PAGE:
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Government Affairs

Primary Election Review

  On Tuesday, September 6th, Massachusetts held its State Primary Election. On the ballot were Representatives in Congress, Governor, Lieutenant Governor, Attorney General, Secretary of State, State Treasurer, State Auditor, Governor's Council, State Senator, State Representative, District Attorney, Sheriff, and County Commissioner (only in certain counties).   The Winners for Statewide Executive Office Seats are: Governor: Maura Healey (D) Geoff Diehl (R) Lt. Governor: Kim Driscoll (D) Leah Allen (R) *Leah Allen leads Kate Campanale; however, as of this Wednesday morning, the race has not yet been called.* Attorney General: Andrea Campbell (D) Jay McMahon (R) Secretary of State: William Galvin (D) Rayla Campbell (R) Auditor: Diana DiZoglio (D) Anthony Amore (R)’   State Treasurer (Uncontested) Deb Goldberg (Incumbent)   Some Winners for Highly ...

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Beacon Hill Roundup - May 3, 2022

  Beacon Hill Roundup May 3, 2022   Overview On Thursday, April 28th, the Joint Committee on Telecommunications, Utilities and Energy filed an extension order through June 2nd for S.2226 - An Act providing for building justice with jobs, filed by Senator Pacheco (D - First Plymouth and Bristol), which contains a PLA provision. The Legislature tends to provide extension orders to give itself more time past the original deadline for joint legislative committees to report whether to advance or spike bills under their purview.   On Wednesday, April 27th, the House passed their $49.7 billion FY’23 budget proposal after three days of deliberations and added nearly $130 million in spending through seven mega-amendments. The 1,522 House amendments were categorized under certain topic headings (i.e., Labor and Economic Development, Housing, Transportation etc.), and the amendment categorization was part of the consolidation process that th ...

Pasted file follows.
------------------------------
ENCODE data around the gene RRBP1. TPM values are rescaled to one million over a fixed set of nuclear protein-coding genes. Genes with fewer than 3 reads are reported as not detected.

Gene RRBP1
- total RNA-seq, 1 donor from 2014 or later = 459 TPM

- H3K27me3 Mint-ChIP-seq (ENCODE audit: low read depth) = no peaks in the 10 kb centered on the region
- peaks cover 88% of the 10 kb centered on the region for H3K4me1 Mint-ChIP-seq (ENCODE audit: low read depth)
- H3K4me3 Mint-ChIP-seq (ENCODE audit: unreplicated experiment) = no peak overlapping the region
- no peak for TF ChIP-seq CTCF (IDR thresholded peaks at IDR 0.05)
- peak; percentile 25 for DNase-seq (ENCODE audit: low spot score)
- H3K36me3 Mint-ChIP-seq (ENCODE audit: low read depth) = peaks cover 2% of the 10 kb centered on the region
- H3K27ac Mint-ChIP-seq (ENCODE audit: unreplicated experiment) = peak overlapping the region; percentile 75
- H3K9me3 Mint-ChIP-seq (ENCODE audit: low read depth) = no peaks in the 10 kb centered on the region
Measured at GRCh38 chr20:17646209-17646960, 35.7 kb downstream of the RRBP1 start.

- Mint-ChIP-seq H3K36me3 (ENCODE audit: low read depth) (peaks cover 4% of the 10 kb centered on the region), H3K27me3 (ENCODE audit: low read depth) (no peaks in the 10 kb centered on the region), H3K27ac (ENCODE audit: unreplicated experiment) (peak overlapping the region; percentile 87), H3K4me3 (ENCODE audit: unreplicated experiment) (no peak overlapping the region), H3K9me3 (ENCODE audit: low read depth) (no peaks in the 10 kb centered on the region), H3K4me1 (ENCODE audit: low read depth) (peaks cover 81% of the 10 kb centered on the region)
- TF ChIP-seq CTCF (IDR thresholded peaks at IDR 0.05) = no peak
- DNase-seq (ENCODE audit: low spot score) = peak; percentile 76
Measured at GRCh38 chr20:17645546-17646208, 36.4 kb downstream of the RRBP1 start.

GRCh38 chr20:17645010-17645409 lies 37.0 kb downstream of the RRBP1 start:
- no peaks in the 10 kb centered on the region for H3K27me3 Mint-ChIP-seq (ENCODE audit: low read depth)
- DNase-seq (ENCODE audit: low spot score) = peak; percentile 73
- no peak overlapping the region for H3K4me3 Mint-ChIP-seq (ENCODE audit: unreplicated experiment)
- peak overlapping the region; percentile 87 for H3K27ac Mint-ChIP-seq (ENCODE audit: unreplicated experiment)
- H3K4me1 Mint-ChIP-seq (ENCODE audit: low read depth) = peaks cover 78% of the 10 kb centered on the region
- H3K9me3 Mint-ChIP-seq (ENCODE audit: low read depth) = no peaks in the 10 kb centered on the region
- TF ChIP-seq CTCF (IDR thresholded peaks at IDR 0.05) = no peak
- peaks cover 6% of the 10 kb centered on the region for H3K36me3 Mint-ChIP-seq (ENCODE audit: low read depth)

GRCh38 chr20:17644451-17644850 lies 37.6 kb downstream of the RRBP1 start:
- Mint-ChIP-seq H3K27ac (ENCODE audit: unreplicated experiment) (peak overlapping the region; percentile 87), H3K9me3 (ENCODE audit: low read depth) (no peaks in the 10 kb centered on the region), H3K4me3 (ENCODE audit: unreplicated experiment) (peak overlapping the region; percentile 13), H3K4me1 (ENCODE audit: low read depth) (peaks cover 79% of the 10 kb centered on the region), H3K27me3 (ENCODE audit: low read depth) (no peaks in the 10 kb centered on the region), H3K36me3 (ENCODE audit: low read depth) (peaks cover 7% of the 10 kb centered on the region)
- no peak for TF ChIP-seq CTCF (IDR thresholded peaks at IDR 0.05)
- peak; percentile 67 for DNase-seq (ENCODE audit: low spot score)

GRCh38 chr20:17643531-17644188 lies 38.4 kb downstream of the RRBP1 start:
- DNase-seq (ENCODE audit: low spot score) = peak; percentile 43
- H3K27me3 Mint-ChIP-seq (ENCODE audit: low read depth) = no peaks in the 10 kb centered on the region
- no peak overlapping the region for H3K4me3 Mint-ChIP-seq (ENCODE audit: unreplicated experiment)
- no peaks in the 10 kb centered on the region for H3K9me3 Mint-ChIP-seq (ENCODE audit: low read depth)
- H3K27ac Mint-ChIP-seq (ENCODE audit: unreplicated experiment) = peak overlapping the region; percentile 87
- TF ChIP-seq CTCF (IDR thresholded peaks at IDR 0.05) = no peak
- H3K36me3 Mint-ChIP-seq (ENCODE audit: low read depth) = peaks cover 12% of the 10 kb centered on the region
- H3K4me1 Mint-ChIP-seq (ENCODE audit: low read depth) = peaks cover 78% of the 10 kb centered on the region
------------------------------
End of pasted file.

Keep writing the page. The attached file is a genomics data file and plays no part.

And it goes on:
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SJC Holds That Parties Cannot Contract Away Willful or Knowing Violations of Ch. 93A

  By: Michael P. Dickman. Esq.             Earlier this year, the Supreme Judicial Court struck down a contractual limitation of liability provision as void against public policy.  In H1 Lincoln, Inc. v. South Washington Street, LLC, et al., the SJC held that contract waiver does not preclude multiple damages under the Massachusetts consumer protection statute (G.L. c. 93A) for willful or knowing misconduct. G.L. c. 93A, § 11 governs business-to-business disputes.  Section 11 authorizes a person engaged in trade or commerce to file an action for damages and equitable relief arising from unfair and deceptive acts.  If a violation of c. 93A is willful or knowing, a claimant may be entitled to recover double or treble damages.             In the underlying dispute, Alfredo Dos Anjos, the principal of the defendant entities, brea ...

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Beacon Hill Roundup - April 5, 2022